• The engineering team was asked what is being worked on (a common question at SUG meetings), and Mazidox Linden (QA lead for the simulator / servers) replied thus:
Plenty is in the works right now.. Most of it is still under wraps, and a fair bit of it is on backend services that you’ll never notice, except for “Oh, I don’t crash as much” or “Oh, my inventory fetches faster/more reliably” (just as random examples of backend work that we don’t generally broadcast).

In addition, Rider Linden re-iterated that a major area of work is upgrading all of the back-end tools the Lab have at their disposal for system management / monitoring (and presumably better leveraging the additional tools / monitoring AWS offers).

  • Some people still seem to be under the impression that texture and object data is passed to the viewer via the simulator. This actually hasn’t been the case since the Lab introduced asset data handling via CDNs in 2014 and later expanded to include all asset types, as Simon Linden noted:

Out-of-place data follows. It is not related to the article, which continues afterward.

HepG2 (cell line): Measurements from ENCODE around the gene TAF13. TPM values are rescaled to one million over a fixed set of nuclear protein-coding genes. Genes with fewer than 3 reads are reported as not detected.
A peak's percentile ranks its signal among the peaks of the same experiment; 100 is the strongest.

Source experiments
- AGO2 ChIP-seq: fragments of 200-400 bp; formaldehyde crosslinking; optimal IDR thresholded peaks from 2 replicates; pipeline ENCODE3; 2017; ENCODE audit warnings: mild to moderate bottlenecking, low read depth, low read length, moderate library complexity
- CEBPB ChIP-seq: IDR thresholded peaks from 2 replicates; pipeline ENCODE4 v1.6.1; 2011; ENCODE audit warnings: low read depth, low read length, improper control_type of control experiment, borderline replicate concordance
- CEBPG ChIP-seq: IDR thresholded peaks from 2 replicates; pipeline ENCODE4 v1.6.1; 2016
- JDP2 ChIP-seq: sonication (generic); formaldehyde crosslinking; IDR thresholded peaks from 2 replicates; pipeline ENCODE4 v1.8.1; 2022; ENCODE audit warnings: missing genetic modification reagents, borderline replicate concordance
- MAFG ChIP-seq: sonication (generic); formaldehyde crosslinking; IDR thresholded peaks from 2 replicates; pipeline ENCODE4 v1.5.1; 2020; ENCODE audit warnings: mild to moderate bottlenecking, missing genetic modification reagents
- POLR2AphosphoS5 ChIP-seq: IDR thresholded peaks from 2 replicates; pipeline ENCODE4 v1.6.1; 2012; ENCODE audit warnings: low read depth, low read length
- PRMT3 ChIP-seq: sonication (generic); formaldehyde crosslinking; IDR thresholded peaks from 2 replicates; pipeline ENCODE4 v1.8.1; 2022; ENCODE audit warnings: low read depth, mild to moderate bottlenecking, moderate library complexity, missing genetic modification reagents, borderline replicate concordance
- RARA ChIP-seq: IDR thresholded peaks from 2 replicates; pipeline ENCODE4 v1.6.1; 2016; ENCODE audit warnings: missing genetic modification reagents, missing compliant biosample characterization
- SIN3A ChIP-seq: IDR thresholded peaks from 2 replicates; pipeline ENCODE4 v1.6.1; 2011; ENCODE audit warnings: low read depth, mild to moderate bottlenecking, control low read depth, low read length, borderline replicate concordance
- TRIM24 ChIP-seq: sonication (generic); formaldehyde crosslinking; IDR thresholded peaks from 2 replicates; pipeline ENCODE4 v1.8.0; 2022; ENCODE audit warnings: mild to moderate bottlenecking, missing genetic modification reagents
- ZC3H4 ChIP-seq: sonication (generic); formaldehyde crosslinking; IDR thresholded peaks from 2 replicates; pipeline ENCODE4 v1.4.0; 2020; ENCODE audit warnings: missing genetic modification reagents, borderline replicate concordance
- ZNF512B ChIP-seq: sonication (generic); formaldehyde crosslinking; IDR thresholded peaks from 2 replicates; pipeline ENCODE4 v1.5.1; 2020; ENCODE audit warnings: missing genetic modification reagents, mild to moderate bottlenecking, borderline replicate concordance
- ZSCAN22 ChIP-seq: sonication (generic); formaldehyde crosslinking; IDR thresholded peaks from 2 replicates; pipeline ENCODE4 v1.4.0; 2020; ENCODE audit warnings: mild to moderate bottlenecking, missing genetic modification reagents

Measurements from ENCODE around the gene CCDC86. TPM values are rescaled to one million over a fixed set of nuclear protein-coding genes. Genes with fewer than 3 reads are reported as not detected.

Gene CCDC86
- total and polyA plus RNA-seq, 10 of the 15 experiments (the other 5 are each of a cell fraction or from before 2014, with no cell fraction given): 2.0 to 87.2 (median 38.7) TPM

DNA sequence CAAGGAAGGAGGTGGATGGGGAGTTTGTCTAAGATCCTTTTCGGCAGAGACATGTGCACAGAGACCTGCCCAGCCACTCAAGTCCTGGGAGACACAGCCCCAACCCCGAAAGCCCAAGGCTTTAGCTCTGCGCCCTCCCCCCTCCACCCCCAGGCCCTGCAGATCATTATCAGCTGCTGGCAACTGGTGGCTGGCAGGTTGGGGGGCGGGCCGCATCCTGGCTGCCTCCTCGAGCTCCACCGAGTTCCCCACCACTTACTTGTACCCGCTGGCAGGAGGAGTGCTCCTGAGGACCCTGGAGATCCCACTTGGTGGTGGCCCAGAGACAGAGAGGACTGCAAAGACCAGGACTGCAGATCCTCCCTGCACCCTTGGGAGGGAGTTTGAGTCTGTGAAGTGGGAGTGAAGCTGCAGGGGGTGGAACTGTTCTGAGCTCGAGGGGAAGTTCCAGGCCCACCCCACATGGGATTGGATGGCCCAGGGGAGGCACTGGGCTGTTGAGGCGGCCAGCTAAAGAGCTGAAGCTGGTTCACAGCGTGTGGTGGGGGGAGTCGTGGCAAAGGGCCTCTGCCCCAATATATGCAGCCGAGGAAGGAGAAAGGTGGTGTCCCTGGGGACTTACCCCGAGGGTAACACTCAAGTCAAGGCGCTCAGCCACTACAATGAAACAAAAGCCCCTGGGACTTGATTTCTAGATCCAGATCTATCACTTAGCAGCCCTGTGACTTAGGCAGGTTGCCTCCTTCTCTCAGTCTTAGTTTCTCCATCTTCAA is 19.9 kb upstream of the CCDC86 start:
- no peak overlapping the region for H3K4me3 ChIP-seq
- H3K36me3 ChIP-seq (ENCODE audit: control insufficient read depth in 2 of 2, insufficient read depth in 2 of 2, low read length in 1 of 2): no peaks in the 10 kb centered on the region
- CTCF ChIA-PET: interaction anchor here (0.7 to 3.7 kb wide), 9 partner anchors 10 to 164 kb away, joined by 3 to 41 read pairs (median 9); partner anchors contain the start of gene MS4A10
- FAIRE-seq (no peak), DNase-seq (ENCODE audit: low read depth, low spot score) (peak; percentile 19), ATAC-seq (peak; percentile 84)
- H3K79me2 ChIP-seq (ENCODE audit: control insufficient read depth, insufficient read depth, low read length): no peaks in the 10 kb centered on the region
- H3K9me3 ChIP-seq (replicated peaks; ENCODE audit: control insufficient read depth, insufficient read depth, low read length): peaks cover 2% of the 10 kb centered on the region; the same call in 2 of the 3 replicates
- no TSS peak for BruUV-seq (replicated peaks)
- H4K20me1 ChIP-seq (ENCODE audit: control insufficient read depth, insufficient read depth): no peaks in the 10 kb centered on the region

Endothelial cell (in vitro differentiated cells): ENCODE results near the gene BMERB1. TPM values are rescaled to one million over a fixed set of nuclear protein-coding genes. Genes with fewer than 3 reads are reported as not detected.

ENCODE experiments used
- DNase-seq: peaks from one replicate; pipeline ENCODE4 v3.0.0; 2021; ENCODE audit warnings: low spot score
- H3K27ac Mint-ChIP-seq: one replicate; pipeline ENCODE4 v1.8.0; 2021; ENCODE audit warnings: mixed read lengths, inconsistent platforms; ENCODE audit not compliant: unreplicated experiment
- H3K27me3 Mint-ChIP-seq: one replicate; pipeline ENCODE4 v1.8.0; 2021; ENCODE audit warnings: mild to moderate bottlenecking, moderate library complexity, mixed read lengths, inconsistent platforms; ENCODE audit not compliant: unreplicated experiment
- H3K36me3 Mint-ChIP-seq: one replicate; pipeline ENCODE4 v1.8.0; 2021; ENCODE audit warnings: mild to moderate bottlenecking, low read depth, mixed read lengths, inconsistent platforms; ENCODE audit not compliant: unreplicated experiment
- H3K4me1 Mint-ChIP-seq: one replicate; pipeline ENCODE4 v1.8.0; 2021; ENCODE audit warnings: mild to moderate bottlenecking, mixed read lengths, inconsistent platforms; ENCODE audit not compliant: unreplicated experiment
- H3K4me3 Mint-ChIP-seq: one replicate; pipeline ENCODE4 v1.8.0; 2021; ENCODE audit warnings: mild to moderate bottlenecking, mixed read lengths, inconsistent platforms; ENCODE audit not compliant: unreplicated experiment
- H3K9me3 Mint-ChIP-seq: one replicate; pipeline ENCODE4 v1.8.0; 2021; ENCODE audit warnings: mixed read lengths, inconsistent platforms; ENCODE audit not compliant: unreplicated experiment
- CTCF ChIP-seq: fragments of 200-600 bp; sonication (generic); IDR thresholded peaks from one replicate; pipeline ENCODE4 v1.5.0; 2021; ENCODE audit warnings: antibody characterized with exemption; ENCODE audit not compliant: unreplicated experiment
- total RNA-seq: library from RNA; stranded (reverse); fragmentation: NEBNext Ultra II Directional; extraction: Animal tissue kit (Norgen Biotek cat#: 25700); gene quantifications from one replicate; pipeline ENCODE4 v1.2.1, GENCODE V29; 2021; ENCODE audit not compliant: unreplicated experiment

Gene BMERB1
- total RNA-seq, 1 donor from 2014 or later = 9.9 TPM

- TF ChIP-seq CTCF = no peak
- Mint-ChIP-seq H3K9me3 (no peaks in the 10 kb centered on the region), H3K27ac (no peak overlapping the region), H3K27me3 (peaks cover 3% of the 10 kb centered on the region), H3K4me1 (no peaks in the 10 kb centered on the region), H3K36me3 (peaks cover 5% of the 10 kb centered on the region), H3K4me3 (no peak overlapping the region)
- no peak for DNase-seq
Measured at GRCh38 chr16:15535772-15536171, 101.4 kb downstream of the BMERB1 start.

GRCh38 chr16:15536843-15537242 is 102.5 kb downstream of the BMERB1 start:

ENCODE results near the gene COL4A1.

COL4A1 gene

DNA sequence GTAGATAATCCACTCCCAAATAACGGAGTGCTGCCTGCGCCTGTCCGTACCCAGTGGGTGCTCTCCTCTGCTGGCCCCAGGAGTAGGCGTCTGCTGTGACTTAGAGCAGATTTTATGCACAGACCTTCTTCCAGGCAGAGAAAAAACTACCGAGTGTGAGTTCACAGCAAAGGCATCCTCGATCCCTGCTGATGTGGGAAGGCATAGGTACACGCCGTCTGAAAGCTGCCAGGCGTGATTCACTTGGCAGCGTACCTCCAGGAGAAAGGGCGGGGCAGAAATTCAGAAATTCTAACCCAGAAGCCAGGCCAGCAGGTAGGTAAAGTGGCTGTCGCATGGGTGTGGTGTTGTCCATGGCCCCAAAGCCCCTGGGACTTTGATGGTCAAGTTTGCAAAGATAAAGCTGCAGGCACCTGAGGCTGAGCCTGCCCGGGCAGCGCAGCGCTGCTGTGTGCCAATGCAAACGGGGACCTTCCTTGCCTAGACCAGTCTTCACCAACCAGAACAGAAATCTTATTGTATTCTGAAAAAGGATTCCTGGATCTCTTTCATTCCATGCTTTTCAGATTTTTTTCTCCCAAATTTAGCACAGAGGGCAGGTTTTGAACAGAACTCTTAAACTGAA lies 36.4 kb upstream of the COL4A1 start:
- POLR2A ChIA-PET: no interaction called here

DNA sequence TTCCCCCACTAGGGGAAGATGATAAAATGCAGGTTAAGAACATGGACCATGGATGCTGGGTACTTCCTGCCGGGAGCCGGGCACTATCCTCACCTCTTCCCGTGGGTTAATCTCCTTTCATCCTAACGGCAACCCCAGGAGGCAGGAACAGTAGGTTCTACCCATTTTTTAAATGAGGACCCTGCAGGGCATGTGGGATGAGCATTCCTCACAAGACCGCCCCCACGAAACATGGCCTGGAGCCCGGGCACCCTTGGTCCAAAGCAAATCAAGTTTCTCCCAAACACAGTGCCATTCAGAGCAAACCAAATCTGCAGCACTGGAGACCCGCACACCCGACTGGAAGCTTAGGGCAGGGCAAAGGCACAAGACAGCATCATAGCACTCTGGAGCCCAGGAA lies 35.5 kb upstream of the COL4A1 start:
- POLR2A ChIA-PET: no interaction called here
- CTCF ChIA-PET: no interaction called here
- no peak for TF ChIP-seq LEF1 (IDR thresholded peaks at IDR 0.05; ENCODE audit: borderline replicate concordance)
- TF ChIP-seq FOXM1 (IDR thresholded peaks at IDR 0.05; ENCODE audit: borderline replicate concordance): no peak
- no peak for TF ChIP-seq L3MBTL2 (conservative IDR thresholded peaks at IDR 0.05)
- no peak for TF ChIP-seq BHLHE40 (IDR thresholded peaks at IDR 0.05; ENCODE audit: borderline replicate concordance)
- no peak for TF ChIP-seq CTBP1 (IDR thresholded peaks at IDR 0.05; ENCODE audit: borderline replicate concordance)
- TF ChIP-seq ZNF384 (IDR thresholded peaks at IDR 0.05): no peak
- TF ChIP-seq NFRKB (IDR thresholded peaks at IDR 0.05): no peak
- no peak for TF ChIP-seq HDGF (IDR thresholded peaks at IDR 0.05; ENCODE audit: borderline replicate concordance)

The server doesn’t really do much with texture [or other asset] transfers It sends the IDs and lets the viewer decide what to download or read into the texture pipeline
  • Responding to a question, “Do server still host multiple regions in the same fashion as before uplift? One CPU for full regions, 4 for homesteads?” Simon Linden responded:
I’m going to be really vague to answer that, but it’s both mostly the same thing and also totally new. Comparing a CPU from our old servers to what’s in AWS … from the start, it’s hardware CPUs vs their  [AWS}‘virtual CPU [vCPU].

While Rider Linden added:

That is mostly unchanged… but we’re not looking at the same kind of CPU so it is a bit like comparing apples and oranges.

The use of vCPUs, coupled with Amazon’s overall approach to billing for services, is a big part of why *it’s complex” is a general reply to question on how things operate and are billed within the AWS environment.

  • There have been requests for larger script sizes to be allowed in Second Life. While this hasn’t been entirely ruled out (although there are currently no plans to introduce anything), Mazidox Linden noted:
Larger scripts would probably come with trade offs that would make them unpalatable, like a small limit on the number you could have in a linkset or only region owners being allowed to use them, just as examples off the top of my head.